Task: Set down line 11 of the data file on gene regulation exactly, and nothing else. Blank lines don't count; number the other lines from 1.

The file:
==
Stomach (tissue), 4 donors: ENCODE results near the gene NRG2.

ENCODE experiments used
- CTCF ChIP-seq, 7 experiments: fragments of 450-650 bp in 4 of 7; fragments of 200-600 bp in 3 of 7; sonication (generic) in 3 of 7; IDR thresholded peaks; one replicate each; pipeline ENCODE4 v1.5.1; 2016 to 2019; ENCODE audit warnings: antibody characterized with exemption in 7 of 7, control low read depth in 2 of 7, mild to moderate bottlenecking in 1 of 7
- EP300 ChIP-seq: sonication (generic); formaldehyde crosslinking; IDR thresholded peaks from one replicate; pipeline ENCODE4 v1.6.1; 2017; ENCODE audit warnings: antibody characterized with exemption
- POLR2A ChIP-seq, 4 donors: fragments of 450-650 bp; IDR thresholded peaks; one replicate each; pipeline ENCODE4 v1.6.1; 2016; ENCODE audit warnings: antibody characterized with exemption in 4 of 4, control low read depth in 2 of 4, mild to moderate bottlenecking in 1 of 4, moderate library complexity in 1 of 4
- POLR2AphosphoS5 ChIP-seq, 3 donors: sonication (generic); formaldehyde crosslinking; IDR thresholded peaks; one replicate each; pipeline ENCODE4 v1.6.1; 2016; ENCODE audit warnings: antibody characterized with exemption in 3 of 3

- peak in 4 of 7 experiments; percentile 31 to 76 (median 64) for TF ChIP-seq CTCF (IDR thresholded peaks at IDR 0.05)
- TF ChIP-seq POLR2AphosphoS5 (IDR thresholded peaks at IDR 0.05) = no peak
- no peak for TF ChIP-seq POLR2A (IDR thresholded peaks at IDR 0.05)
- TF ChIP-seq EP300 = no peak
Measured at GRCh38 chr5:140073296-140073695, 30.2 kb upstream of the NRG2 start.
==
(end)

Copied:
Measured at GRCh38 chr5:140073296-140073695, 30.2 kb upstream of the NRG2 start.